Many times I heard that in 1940 France had more tanks than Germany and that French tanks were better than German ones. Is it indeed so? What about airplanes?
The wikipedia article on the Battle for France should answer most of your questions.
Due to restrictions imposed by the Treaty of Versailles, budget constraints and other factors the early German tanks were really bad. They really were no more than mobile, armored machine guns. I saw one early German newsreel showing tiny "tanks" getting pulled across a field by horses; it was pretty funny.
The German aircraft, however, were significantly better and their pilots were much better. This was because aircraft had a higher development priority in Germany than tanks.
When it comes to tank numbers, and even many models - absolutely the French had superiority.
However, the problem was primarily doctrinal. Where the Germans concentrated their armour in large motorised formations, designed to strike the enemies centre of gravity, the French dispersed their armour at the battalion level, so it could never really achieve the kind of critical mass that the Germans did.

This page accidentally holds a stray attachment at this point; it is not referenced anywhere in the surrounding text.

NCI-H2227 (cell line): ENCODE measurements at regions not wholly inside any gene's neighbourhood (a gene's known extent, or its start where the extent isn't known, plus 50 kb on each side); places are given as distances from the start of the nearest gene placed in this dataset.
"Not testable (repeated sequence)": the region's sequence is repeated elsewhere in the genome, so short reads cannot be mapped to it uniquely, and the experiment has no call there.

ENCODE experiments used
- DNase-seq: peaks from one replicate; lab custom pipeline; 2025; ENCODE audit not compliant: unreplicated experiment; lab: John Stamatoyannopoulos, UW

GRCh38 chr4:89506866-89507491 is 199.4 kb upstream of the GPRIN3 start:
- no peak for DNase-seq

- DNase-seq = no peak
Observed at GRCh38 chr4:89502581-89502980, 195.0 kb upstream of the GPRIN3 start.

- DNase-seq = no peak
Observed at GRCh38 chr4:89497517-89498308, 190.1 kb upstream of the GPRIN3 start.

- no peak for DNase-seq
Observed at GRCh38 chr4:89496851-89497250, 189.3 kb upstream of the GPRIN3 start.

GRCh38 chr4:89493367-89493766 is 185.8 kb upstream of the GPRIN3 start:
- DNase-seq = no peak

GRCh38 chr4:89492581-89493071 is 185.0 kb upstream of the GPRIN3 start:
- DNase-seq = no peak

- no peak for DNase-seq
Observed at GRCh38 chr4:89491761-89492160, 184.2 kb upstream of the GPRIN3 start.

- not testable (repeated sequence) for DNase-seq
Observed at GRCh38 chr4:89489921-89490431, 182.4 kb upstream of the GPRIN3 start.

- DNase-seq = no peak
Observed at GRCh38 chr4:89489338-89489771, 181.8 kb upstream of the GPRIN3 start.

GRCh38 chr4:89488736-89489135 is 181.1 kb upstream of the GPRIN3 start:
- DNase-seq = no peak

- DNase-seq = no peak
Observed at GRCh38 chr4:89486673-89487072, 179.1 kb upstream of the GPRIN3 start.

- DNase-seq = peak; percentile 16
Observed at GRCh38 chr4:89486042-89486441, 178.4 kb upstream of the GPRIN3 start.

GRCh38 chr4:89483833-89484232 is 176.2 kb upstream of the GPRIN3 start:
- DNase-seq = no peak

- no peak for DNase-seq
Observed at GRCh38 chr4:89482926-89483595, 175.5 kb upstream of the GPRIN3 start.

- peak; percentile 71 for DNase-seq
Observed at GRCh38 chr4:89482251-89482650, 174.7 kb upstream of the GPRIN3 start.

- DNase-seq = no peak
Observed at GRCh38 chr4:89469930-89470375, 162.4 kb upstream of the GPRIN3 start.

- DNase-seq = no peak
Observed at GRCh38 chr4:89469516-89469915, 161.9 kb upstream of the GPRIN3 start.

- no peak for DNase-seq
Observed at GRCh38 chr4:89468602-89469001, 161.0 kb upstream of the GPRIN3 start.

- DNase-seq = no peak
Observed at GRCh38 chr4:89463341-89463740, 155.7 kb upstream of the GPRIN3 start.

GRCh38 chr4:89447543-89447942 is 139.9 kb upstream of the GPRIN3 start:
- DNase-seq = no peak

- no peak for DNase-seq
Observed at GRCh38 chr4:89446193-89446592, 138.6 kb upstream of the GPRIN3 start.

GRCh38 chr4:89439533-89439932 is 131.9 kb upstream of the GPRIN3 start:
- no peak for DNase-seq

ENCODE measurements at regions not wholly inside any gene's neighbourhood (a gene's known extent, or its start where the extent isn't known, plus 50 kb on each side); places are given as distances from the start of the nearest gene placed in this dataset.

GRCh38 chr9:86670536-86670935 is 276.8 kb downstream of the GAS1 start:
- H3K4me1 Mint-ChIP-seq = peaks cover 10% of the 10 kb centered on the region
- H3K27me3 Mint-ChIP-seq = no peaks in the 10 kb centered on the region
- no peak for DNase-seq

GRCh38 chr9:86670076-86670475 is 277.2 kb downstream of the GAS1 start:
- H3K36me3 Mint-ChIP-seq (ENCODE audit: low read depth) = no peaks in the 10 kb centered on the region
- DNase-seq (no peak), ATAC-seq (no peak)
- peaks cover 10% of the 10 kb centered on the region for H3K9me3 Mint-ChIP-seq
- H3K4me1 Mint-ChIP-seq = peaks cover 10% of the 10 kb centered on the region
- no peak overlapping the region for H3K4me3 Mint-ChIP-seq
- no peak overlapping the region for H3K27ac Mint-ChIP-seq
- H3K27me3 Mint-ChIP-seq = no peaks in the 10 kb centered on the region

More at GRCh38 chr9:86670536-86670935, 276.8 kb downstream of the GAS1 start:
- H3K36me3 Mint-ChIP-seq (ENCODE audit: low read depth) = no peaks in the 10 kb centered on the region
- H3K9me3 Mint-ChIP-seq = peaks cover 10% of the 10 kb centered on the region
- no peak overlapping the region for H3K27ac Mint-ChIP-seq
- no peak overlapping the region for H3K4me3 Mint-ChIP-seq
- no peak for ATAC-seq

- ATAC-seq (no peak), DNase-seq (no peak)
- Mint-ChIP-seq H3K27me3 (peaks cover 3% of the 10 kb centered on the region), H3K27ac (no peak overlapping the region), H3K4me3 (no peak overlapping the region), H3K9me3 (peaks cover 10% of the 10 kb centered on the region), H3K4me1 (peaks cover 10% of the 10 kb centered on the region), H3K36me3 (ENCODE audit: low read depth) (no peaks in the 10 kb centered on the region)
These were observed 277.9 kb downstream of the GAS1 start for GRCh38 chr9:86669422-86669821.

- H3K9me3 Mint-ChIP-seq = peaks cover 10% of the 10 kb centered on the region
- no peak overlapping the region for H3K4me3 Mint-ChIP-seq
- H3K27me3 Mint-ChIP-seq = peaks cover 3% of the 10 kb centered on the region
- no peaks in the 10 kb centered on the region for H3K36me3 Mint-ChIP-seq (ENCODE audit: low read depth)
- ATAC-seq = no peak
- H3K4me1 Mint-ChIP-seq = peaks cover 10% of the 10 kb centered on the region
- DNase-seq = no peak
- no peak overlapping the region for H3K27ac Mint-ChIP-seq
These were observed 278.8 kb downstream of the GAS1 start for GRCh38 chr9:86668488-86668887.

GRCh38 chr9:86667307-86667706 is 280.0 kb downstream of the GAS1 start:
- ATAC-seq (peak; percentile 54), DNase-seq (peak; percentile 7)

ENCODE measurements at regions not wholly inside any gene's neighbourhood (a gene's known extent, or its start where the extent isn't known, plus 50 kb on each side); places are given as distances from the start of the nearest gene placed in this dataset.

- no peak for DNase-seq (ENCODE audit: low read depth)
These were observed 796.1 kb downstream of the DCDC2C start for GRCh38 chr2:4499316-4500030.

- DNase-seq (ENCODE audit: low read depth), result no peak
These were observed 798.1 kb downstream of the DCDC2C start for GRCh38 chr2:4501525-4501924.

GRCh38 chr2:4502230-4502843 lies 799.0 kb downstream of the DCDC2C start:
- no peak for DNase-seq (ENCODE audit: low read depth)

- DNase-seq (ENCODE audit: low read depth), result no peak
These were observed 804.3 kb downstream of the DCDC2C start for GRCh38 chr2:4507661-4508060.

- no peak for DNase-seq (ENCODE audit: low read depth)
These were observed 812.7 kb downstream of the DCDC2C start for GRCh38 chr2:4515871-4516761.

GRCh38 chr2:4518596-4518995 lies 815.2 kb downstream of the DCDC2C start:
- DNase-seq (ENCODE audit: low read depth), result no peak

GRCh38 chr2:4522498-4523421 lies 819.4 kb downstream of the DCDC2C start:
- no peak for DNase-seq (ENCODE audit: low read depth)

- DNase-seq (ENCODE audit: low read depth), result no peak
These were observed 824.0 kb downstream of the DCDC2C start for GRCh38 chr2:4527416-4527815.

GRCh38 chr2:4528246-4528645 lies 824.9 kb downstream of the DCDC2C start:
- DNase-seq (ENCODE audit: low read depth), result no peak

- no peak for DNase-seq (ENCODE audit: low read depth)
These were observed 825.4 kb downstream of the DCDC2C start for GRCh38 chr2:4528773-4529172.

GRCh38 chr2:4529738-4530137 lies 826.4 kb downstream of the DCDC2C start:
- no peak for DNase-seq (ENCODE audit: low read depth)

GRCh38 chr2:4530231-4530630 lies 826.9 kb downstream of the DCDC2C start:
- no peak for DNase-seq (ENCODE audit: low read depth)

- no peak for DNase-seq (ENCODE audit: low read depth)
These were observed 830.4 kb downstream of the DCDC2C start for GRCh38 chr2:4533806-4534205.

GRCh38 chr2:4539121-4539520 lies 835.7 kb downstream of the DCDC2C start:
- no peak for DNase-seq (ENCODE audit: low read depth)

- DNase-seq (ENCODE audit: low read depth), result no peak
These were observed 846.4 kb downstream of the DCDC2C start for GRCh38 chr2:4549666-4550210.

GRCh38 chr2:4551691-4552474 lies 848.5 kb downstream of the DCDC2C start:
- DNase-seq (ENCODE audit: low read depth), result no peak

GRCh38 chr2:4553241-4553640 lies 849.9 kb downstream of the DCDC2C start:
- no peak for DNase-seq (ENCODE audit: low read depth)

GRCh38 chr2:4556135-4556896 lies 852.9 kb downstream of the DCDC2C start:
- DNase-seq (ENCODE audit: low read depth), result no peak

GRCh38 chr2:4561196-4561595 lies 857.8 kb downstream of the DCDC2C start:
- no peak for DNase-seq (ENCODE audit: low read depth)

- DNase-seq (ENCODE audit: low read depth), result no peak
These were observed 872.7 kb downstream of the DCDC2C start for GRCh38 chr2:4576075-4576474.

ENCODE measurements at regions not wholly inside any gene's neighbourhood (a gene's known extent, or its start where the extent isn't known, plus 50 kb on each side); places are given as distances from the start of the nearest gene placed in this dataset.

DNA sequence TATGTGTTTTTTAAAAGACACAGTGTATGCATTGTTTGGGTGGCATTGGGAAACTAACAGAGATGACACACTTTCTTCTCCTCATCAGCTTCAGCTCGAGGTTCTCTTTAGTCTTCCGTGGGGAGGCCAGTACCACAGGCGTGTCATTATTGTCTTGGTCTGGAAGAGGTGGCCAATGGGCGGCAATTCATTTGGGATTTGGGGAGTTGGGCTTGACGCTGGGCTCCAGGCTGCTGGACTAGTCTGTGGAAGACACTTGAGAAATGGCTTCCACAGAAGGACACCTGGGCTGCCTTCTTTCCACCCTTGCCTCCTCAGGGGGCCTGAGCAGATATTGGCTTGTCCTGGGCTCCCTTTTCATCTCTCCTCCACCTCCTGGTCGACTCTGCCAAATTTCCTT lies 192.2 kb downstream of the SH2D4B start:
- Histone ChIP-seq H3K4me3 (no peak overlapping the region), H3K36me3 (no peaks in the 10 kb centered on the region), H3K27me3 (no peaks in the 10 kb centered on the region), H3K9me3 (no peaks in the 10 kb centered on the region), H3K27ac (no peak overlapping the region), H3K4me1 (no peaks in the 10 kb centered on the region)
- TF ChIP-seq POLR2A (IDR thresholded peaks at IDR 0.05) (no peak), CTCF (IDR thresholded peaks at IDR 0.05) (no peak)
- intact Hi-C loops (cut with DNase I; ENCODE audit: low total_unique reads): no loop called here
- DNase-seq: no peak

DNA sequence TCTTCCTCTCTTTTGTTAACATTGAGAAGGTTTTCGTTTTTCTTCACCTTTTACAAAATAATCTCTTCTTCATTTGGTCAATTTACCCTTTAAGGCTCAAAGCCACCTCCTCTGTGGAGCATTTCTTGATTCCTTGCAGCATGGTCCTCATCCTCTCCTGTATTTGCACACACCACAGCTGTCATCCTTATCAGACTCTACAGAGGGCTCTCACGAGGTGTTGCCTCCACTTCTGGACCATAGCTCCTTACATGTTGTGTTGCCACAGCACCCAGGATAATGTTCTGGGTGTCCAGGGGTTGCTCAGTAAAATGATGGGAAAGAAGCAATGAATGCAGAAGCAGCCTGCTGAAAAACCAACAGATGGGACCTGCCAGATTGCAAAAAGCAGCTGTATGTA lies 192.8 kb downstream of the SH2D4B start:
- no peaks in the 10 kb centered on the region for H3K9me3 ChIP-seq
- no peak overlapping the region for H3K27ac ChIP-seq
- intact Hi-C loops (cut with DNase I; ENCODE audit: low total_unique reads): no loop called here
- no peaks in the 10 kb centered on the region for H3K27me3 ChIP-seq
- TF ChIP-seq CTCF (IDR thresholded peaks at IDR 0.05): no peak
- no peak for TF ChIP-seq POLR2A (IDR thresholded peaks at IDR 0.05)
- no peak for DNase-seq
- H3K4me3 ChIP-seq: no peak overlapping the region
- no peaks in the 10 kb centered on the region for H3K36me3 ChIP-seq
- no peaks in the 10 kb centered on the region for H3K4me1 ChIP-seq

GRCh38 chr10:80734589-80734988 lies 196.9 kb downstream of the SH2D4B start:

Another consideration is that the German armour doctrine included speed as a major consideration. French tanks were heavier and consequently slower. This is pretty much in line with the French expectation of fighting a defensive war along the Maginot line.
The German doctrine was an evolution of the stormtrooper tactics used in the 1918 offensive. Fast, tactical level attacks on many points to overwhelm the enemies communications network, with a major armoured thrust against the enemy's centre of gravity (The Schwerpunkt).
In terms of models, in 1940, really only the Panzer IV was superior to the French tanks - at least in an all round sense. It wasn't heavy as some French models (Char B1). Many of the earlier German Panzers were often little more than armoured cars on tracks.
Whilst the wikipedia page is good, I recall that reading quite a good analysis of the tank production and tank models in 2194 Days of War - which I will quote as my source. However the other commenters are right in that the 1940 campaign is an excellent source of information (and probably the most meticulously kept page on all of wikipedia).